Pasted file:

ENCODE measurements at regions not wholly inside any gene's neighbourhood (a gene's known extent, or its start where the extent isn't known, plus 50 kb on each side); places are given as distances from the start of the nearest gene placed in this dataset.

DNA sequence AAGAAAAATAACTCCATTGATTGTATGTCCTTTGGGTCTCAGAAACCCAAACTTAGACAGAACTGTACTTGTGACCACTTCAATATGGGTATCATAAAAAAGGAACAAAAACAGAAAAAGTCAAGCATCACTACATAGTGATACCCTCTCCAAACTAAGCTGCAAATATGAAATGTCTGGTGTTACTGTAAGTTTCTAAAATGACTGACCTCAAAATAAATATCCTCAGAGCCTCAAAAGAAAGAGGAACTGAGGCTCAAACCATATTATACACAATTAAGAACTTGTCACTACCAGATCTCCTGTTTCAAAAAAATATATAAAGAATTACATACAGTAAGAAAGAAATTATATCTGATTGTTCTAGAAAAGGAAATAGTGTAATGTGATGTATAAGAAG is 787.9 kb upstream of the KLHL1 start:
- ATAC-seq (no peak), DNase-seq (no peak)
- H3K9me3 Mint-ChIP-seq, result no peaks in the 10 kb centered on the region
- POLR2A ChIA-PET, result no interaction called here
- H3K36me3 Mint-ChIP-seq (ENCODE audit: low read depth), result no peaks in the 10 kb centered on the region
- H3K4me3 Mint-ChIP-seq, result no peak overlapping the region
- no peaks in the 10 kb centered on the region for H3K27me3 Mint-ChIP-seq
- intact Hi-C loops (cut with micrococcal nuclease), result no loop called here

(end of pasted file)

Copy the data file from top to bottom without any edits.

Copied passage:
ENCODE measurements at regions not wholly inside any gene's neighbourhood (a gene's known extent, or its start where the extent isn't known, plus 50 kb on each side); places are given as distances from the start of the nearest gene placed in this dataset.

DNA sequence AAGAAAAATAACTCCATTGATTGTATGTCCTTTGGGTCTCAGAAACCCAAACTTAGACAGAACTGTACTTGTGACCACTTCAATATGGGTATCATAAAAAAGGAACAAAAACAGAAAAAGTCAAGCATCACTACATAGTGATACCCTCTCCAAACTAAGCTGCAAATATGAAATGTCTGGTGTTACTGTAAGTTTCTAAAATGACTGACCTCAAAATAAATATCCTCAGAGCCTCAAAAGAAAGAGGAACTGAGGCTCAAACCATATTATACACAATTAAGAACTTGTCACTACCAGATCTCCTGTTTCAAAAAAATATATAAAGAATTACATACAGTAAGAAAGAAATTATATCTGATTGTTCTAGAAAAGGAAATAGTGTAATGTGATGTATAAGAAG is 787.9 kb upstream of the KLHL1 start:
- ATAC-seq (no peak), DNase-seq (no peak)
- H3K9me3 Mint-ChIP-seq, result no peaks in the 10 kb centered on the region
- POLR2A ChIA-PET, result no interaction called here
- H3K36me3 Mint-ChIP-seq (ENCODE audit: low read depth), result no peaks in the 10 kb centered on the region
- H3K4me3 Mint-ChIP-seq, result no peak overlapping the region
- no peaks in the 10 kb centered on the region for H3K27me3 Mint-ChIP-seq
- intact Hi-C loops (cut with micrococcal nuclease), result no loop called here